I, like many other hopeful runners, stepped over the Virgin London Marathon magazine that was on my doormat the other day as I came back from the park. I peered at it hopefully, but left it there after reading the word ‘commiserations’. I did go back later and pick it up to torture myself looking at photos of people running, and enjoying, the London Marathon. Oh well, I guess I knew I wouldn’t get in, it took me six attempts last time so I should think about another challenge for next year. I posted my sad news on Facebook and had a few interesting suggestions, including this wonderfully named event in Cumbria. I think this is the kind of thing I would like to do actually, it seems friendly, challenging and most of all scenic. I have spent some time in Kirkby Stephen before, when I did a residency there, so I know that the hardest part will be not stopping too much to enjoy the view. Other ideas were the Paris Marathon and the Rotterdam Marathon.
But as I have thought about it this week, I have realised that actually I might like to try a longer, more regular sort of challenge, something that could keep me on my toes for a whole year. How about running 26 miles every week, I don’t mean all in one go, but over the course of a week? I know many people cover this sort of mileage each week anyway, but this would be hard for me and would mean running about six days a week and would take a great deal of commitment. I like the idea of something that I could sustain over a year rather than cramming into a few months at the beginning to make it to the marathon. To start me off, I will have the boost of the icy new cousin/little brother of Juneathon, Janathon! As the winner of Juneathon 2010, I feel I have to pull out all the stops and grit my teeth over the frosty month of January to see if I can top my Juneathon mileage. We’ll see!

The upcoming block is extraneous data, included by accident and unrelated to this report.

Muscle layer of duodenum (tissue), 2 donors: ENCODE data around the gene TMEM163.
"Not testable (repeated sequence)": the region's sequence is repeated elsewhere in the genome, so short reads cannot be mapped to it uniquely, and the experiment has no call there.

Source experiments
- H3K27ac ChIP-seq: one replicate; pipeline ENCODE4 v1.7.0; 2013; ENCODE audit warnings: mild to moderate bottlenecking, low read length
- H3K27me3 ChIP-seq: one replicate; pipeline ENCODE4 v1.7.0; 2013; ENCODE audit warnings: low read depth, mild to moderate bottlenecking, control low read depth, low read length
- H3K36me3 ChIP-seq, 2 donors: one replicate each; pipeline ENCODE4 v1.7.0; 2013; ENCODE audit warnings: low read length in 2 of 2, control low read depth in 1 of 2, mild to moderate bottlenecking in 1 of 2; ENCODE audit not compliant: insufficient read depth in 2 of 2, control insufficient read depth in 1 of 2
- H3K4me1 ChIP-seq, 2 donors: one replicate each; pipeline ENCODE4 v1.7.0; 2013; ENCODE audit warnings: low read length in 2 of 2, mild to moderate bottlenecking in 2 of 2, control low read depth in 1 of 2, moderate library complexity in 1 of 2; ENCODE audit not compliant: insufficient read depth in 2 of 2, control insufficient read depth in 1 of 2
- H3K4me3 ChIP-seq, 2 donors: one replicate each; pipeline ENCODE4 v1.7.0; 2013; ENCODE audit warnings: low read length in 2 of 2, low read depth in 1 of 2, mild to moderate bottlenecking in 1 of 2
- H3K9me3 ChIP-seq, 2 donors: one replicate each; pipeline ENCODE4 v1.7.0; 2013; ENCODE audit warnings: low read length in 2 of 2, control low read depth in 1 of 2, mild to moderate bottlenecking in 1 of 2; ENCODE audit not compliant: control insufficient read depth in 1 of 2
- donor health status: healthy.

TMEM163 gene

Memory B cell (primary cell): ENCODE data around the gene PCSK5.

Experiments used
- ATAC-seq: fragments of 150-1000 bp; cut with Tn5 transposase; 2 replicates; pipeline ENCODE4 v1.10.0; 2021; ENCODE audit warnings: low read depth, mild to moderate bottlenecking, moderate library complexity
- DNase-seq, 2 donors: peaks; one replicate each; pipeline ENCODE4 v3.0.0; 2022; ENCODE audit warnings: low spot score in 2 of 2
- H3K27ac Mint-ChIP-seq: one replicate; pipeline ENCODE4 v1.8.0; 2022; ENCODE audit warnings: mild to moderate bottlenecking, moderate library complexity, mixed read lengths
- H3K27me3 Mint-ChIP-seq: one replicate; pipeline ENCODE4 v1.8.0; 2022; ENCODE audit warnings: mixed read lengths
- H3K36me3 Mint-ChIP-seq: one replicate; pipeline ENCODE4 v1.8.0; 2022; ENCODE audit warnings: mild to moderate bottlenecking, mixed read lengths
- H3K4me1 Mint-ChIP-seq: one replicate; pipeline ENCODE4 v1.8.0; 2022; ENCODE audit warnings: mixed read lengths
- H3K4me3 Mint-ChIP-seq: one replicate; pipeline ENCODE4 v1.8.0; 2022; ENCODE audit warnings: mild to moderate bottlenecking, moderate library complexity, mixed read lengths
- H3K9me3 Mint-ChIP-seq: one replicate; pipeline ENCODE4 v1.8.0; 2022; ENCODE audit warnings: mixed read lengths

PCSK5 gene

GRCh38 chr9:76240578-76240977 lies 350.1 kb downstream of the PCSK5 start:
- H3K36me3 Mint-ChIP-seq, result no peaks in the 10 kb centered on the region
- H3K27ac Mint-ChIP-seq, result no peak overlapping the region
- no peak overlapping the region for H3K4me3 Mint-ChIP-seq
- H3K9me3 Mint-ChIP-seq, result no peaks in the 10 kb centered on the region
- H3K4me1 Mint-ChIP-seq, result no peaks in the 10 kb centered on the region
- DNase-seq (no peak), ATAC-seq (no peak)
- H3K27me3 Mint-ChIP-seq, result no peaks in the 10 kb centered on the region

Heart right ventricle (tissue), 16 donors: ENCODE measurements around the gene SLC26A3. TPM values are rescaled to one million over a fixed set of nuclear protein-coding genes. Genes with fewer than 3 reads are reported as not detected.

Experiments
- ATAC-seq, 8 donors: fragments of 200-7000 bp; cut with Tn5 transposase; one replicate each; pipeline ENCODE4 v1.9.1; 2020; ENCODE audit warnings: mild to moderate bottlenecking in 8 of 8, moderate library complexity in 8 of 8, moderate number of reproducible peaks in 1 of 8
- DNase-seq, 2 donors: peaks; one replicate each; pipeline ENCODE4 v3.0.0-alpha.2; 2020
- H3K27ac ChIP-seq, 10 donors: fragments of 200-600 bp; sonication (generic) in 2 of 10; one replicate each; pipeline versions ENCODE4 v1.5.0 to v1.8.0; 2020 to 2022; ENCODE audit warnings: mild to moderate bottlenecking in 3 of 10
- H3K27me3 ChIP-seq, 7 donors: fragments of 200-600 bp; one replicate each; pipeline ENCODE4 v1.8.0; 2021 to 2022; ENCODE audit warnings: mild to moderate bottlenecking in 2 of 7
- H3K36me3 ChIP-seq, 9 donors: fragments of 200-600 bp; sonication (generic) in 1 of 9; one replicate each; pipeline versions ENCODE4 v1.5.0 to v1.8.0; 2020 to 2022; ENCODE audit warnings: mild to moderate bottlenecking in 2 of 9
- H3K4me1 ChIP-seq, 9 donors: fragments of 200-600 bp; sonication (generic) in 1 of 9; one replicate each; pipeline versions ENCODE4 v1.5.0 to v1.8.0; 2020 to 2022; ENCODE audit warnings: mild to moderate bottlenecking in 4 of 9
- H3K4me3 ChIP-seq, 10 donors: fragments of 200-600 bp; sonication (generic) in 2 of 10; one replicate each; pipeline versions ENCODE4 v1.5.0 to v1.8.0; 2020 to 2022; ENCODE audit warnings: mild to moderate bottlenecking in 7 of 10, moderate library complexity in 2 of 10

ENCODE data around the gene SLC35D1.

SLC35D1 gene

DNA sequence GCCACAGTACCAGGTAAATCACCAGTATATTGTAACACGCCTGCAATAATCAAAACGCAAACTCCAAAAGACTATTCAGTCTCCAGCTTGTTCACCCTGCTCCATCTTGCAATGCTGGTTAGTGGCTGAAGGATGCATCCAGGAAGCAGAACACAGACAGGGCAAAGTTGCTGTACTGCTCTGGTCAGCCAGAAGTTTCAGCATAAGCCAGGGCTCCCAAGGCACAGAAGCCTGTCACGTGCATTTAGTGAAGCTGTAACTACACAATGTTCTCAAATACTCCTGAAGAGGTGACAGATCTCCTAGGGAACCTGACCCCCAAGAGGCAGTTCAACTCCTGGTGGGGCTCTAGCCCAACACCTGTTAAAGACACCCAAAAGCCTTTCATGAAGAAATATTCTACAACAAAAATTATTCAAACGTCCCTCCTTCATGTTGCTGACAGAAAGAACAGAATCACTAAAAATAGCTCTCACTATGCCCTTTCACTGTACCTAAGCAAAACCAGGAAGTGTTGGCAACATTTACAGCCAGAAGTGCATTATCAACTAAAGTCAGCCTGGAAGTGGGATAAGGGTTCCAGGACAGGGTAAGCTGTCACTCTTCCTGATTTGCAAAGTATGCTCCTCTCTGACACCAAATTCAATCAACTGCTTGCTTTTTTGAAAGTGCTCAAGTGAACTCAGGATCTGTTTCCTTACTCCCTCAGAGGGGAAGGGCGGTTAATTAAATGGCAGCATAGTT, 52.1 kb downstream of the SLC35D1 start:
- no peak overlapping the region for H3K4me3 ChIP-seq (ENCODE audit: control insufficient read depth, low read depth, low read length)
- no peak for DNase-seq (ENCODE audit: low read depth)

In the meantime I will be supporting/following/cheering on Warriorwoman, who did get a ballot place in the London Marathon, lucky thing.
This morning I was delighted to see the rain had stopped so I pulled on my gear and left the boys constructing complicated Lego vehicles with cogs and all sorts. I quickly realised my Garmin wasn’t going to last the whole run, with just an hour’s juice on the clock, so asked Edward if I could borrow his iPhone. I had it in the iPhone armband, which can feel a bit like you are having your blood pressure taken, but is certainly firmly kept in place by the wide velcro strip. I felt good on this run but my knees were feeling slightly creaky; I really could do with a new pair of shoes. I had aimed to run ten miles, but the iPhone kept saying ‘Low Battery’, so I knew this was going to die on me as well, which it did at around 7 miles. At a guess I would say the remainder of the run was about two and a half miles, so just short of ten. I had another of my Goodness Shakes powders, this time using the gigantic bottle that came with them instead of the smaller water bottle I used last week, this does make a difference and meant I didn’t have to filter out powdery lumps with my teeth.
Now we will make the most of this glorious sunshine and ride up to Hampstead Heath for some leaf-kicking and conker-picking.